I take what Andrew Ng said about data being the new oil, to data becoming the new glue, the invisible ‘ether’, the collective grey matter of the world. In sync with what you envision about the next OneOffice becoming ubiquitous in a hyperconnected world, the data oligopolies that we all know to exist today will come crashing down. We have already seen this happening just as the entry barriers to AI algorithms went down with the cloud-based pay-as-you-go models, and the entry barriers to top talent got broken in an open world of millennials comfortable in crowdsourcing. Now, with machine learning itself becoming partially autonomous, with unsupervised learning in a limited way and then with AutoML, human learning will also have to undergo transformation, where enterprises will learn from each other’s data, intelligence, experiments, experience, and thrive in a fairly co-opetitive world of frenemies where ultimately mankind and the unsuspecting individual, wins.
Is the analyst industry much different now than when you were at Gartner a few years ago? What is changing in your opinion, Tapati?
I think the analysts in this agile, new-age, ‘open research’ side of the world, are far more than mere subject matter experts. We are bolder, actionable and direct, hands-on folks, been-there-done-that type, and I love it. We are also listening better, to build our perspectives from a 360 standpoint. Not just technology, not just business, but the ability to cover all aspects, keeping the end-customers at the centre. Because, whatever be the industry or technology, if the end-customer is not impacted, nothing else matters.
So I see three key changes: 1- the idea of open research and collective intelligence, given that even IBM and Microsoft have now become proponents of open models; 2- the cognitive agility- to think fast and slow as the situation demands, and 3- to be direct, actionable and relevant with a holistic perspective – keeping the end-customers at the centre of any value universe.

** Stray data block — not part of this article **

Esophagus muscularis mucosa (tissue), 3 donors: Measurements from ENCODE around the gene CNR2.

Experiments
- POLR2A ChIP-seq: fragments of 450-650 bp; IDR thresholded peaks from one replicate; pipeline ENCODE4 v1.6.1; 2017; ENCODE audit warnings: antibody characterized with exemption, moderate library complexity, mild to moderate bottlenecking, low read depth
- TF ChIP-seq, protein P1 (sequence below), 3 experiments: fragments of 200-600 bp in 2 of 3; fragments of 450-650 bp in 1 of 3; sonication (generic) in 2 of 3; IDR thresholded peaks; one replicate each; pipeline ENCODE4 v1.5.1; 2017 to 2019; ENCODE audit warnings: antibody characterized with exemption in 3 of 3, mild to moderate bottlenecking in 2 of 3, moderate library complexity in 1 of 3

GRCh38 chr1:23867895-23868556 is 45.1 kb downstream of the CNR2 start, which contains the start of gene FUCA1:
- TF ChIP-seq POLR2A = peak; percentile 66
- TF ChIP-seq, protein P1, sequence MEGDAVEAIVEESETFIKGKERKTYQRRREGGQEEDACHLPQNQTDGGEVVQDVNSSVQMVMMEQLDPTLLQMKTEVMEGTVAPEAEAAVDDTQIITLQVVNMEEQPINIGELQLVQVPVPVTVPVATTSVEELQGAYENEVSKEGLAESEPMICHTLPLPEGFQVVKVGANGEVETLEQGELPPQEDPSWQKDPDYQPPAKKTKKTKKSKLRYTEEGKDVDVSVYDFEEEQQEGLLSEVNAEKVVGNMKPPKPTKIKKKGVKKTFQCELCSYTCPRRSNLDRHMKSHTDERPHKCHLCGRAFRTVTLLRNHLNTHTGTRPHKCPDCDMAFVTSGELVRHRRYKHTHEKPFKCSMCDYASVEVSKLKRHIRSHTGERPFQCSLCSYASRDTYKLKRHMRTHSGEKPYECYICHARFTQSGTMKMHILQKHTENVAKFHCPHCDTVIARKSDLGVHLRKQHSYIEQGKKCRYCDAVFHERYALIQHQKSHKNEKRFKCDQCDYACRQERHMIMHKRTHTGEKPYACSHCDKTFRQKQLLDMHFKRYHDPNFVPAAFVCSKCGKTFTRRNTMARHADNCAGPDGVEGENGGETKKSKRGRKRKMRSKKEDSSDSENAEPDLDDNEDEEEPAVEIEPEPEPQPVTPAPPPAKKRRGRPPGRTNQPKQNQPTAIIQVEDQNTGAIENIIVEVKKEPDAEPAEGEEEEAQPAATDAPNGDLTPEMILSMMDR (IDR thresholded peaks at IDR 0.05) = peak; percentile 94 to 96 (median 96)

So, Tapati, what are you working on first for our clients?
I am planning to cover the practical aspects of applied enterprise AI, as I have experienced this freshly and first-hand and have learned a lot. I have some very strong views and counter-views, on how these AI algorithms and their applications will pan out in the immediate and intermediate future, and the subsequent to-do’s. We will have to stay ahead of the curve. Hence I plan to share these as predictions and actions kind of PoV’s. I will also be covering the IoT and industry 4.0 with our India team along with the global team.
And given I have the locational advantage of being based out of India- the services factory of the world, and especially in Bangalore- world’s no. 2 silicon valley, I will work with a lot of tech start-up’s and service providers on their AI and automation initiatives, and IoT and manufacturing vertical practices.
And, what do you do with your spare time (if you have any…)?
Oh, I have to try very hard to play the cognitive catch-up game with my three children – my teenage girls and our 3-year old German Shepherd – named after our most fav physicist Dr. Feynman, we most humbly accept the fact that he is the smartest in the family.
I love to read physics books and fictions by the likes of Archer and Grisham, but I get constantly rebuked by my girls on not reading enough. Therefore I always try the easier way of asking them questions and then listening to every word of wisdom that they have internalized, post reading the tough non-fictions.
I also love to paint and play Indian music on the piano. And I love to cook for our friends and family. So next time any of you are in Bangalore, you have to come prepared. It’s a statutory warning- there’s no getting away from my unique cuisine while you’re here!
Welcome to HfS, Tapati. Delighted you have chosen us as your analytical home and can’t wait to see those first pieces of insight to hit the press =)
Tapati Bandopadhyay (pictured above) joins HFS research to lead our India research operations and expand coverage of AI and IT services. You can read her bio here.